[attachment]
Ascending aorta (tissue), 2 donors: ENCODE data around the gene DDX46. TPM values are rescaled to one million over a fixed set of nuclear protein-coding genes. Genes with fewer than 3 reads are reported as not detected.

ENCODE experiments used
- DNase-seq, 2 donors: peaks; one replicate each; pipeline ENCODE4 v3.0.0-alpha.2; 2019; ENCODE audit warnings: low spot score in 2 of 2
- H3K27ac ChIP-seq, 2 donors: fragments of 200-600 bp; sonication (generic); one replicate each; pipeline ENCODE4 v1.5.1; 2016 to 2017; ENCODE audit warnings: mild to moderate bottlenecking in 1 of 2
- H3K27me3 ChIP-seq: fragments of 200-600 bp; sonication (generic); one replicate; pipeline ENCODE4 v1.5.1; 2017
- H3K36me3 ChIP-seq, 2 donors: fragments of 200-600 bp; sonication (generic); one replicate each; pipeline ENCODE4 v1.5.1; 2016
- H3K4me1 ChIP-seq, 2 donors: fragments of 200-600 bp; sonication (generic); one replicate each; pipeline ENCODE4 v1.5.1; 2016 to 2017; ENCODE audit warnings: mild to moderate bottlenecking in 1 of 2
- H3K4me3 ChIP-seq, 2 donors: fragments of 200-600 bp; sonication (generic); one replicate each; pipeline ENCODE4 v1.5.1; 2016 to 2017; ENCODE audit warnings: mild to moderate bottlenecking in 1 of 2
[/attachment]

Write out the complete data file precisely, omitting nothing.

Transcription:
Ascending aorta (tissue), 2 donors: ENCODE data around the gene DDX46. TPM values are rescaled to one million over a fixed set of nuclear protein-coding genes. Genes with fewer than 3 reads are reported as not detected.

ENCODE experiments used
- DNase-seq, 2 donors: peaks; one replicate each; pipeline ENCODE4 v3.0.0-alpha.2; 2019; ENCODE audit warnings: low spot score in 2 of 2
- H3K27ac ChIP-seq, 2 donors: fragments of 200-600 bp; sonication (generic); one replicate each; pipeline ENCODE4 v1.5.1; 2016 to 2017; ENCODE audit warnings: mild to moderate bottlenecking in 1 of 2
- H3K27me3 ChIP-seq: fragments of 200-600 bp; sonication (generic); one replicate; pipeline ENCODE4 v1.5.1; 2017
- H3K36me3 ChIP-seq, 2 donors: fragments of 200-600 bp; sonication (generic); one replicate each; pipeline ENCODE4 v1.5.1; 2016
- H3K4me1 ChIP-seq, 2 donors: fragments of 200-600 bp; sonication (generic); one replicate each; pipeline ENCODE4 v1.5.1; 2016 to 2017; ENCODE audit warnings: mild to moderate bottlenecking in 1 of 2
- H3K4me3 ChIP-seq, 2 donors: fragments of 200-600 bp; sonication (generic); one replicate each; pipeline ENCODE4 v1.5.1; 2016 to 2017; ENCODE audit warnings: mild to moderate bottlenecking in 1 of 2